That brings us to an important question: What is the culture of the small groups in your ministry? What are the underlying beliefs, assumptions, and widely held suppositions that truly give shape to those groups? This is an important question to answer because unlike rebar, culture is going to be created with or without our help in forming it. Every one of the groups in your church is going to have a culture, and that culture will either be one of gospel-centered welcoming, hospitality, service, and mission, or it won’t. But if it’s not, it will inevitably be something else.
There will be many think pieces on this.
On the one hand, certain groups are obsessed with him. He’s this mystical force always revealing himself through warm, fuzzy feelings and strange coincidences. Other groups, however, maybe in reaction to the first group, ignore him altogether. They believe in him, but kind of like I “believe” in the pituitary gland—I know it’s there and it serves a purpose, but I have no idea what exactly that purpose is. (I even looked it up just now, and I’m still not sure.)
Two landscape architects woke up today and essentially performed the same job, executed the same tasks, and worked roughly the same hours. Let’s call these two landscape architects Joseph and Christopher. Joe works for a landscape company and spent his day at the homes of clients of the company, planting annuals and mulching beds in their yard. Chris works for a large energy corporation on their in-house facility team. He also planted annuals and mulched at the corporate offices. Which landscaper is most likely to find his job rewarding? Who is more likely to enjoy his job: Joe or Chris?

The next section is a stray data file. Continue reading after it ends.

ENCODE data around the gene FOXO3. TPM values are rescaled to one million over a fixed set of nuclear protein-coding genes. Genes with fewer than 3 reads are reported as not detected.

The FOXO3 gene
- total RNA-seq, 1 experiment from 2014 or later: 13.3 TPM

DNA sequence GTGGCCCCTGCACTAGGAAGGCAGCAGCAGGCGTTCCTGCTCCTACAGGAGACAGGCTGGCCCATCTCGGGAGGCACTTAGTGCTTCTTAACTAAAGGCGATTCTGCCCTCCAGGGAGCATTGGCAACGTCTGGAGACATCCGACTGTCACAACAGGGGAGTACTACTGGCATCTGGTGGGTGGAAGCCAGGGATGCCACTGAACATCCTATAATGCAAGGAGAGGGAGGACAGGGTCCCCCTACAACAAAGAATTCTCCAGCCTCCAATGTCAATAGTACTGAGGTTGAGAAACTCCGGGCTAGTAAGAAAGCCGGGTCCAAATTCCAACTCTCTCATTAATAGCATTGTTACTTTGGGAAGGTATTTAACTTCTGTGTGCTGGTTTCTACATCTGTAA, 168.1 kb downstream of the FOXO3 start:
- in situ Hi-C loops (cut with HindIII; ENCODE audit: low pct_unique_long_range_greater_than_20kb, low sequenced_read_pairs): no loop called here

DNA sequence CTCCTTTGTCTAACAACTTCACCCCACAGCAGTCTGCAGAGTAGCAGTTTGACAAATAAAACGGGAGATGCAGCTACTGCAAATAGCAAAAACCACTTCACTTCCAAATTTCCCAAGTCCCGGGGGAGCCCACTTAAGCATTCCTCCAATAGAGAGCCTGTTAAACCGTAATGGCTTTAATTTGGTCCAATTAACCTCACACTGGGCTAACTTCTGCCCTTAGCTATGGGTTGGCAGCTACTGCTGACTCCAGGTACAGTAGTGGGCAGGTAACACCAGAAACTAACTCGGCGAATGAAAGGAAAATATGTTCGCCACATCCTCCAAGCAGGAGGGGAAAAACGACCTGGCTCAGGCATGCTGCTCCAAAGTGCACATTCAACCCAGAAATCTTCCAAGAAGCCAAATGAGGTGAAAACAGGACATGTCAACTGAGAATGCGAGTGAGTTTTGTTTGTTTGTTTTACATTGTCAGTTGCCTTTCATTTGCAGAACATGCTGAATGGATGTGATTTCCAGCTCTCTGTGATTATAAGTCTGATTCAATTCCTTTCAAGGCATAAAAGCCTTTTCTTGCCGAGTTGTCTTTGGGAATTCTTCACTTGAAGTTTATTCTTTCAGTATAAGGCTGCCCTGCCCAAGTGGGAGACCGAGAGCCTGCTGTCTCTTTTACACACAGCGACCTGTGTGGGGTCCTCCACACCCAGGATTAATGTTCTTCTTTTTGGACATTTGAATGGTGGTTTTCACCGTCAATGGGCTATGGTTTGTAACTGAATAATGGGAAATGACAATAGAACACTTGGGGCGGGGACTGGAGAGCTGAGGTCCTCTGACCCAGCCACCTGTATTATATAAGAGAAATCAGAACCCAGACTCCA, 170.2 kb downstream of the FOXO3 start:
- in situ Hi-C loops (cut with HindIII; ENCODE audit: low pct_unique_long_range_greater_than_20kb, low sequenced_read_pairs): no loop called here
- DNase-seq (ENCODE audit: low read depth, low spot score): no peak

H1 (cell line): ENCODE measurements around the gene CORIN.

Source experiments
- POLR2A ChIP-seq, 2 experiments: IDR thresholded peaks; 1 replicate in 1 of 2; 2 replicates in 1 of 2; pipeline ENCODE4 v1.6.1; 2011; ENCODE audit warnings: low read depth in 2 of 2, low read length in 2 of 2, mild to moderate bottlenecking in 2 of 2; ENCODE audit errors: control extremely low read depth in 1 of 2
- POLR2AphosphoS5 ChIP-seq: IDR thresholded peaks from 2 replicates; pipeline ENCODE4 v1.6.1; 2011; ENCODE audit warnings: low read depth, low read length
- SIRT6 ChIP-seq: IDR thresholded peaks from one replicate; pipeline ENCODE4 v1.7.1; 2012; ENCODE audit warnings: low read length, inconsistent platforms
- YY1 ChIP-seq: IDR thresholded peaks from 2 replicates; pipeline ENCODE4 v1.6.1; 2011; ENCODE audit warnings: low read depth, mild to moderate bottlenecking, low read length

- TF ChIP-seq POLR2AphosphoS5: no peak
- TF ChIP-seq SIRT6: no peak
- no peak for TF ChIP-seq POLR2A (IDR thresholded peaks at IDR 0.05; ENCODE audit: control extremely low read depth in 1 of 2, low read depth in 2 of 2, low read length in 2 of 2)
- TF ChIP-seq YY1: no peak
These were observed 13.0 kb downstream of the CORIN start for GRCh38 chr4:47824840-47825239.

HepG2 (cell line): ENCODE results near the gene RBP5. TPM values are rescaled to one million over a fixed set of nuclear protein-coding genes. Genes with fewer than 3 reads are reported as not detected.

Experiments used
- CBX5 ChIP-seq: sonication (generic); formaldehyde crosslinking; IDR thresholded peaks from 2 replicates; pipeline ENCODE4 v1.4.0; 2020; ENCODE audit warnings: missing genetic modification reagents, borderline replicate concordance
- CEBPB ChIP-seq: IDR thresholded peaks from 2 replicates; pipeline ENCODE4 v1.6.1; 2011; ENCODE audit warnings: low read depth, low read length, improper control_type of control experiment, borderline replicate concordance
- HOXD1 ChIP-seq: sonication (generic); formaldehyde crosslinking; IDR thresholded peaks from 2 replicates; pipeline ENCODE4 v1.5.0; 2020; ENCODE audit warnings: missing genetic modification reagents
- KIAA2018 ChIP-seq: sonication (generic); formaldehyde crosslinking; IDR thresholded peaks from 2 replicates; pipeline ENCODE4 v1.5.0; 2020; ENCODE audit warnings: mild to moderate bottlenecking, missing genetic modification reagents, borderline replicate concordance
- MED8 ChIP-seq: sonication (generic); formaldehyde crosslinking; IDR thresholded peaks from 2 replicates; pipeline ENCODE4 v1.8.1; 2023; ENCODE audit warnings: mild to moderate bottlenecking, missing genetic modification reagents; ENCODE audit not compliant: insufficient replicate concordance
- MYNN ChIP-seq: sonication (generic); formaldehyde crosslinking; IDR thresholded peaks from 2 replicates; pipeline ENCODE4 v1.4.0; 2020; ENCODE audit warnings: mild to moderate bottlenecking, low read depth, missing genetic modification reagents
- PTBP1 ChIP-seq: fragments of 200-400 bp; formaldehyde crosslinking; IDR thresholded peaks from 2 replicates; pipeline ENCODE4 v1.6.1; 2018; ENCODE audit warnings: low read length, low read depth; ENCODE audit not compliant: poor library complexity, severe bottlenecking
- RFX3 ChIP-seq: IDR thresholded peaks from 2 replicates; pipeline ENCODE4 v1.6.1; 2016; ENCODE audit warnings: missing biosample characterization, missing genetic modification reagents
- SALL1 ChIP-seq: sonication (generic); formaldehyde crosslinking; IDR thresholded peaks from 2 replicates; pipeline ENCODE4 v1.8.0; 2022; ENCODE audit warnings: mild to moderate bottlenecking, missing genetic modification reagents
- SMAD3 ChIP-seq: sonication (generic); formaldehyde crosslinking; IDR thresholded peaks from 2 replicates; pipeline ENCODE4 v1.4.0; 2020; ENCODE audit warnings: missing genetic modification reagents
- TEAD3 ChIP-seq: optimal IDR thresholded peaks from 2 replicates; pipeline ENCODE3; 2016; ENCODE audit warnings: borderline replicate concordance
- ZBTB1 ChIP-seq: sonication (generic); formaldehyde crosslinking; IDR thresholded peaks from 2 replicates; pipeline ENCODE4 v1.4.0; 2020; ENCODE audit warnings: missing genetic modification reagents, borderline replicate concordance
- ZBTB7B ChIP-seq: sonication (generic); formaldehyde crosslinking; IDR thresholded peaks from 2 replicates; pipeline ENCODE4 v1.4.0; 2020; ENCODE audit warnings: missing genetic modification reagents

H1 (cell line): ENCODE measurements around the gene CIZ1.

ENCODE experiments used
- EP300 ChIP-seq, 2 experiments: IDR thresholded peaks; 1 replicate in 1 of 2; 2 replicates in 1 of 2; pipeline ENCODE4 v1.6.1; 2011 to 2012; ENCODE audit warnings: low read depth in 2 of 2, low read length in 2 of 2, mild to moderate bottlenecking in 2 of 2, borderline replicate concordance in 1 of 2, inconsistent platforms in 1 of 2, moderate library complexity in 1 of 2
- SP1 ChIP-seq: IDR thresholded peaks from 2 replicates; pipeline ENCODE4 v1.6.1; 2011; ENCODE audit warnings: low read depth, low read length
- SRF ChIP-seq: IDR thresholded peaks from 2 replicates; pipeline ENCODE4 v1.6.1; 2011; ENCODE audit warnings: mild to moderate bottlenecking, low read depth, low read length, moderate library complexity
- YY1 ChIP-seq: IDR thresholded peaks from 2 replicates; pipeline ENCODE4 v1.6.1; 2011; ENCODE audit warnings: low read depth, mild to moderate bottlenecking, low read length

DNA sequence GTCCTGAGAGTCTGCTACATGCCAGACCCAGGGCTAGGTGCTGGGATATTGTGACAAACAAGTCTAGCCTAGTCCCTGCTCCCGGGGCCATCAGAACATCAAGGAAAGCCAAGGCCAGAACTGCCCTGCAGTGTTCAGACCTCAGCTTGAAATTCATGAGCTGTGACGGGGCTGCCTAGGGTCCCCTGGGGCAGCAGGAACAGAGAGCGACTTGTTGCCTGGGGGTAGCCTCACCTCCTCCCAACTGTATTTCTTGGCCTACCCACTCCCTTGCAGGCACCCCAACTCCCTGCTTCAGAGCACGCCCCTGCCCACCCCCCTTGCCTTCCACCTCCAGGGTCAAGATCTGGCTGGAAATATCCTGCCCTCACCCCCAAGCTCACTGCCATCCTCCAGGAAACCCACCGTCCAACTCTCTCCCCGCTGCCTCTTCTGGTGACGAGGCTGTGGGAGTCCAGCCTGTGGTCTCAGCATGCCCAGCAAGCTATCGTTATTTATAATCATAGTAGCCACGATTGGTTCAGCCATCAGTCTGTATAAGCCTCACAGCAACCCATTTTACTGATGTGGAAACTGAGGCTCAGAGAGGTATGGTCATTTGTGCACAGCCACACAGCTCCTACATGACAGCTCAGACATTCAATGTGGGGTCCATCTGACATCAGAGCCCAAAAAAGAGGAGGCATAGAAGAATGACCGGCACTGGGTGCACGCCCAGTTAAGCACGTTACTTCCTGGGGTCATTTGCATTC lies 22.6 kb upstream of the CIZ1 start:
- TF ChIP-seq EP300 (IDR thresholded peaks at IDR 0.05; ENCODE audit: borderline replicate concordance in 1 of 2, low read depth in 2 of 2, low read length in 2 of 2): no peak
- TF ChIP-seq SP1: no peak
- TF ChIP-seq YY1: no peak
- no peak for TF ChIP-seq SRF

Like Peter around that charcoal fire, we often struggle with the implications of building Jesus’ kingdom rather than our version of it. We fear losing our rights and privileges. We wonder how much will be asked of us. We resist releasing entrenched personal convictions. We feel pulled away from our national identity. We aren’t sure that loving people like God loves people will serve us well in the end. And perhaps most of all, we abhor the thought of losing our cherished idol of safety.
You may wonder, given all your past and remaining sin, Who am I that the highest King would welcome me? You recite your unworthiness to yourself, you sit in the pigsty of an old sin, and not only wonder how you got there, but how your King can receive you. The answer is not found in your inherent worthwhileness, nor in God’s neediness for you. You are celebrated, crowned, kissed, and loved because your true elder brother, the one who does not moan when you are welcomed home, went into the city after you and paid off your debts with his own life. He suffered for our sin, and purchased our acceptance.
A favorite from the archives:
See, one of the cool things about our God is that he is always using ordinary people to fulfill his plans. People like you and me. People like Ruth, Naomi and Boaz. And a thousand years before Ruth lived, God promised Abraham that He was going to bless Abraham’s family.
Ruth became a part of that family.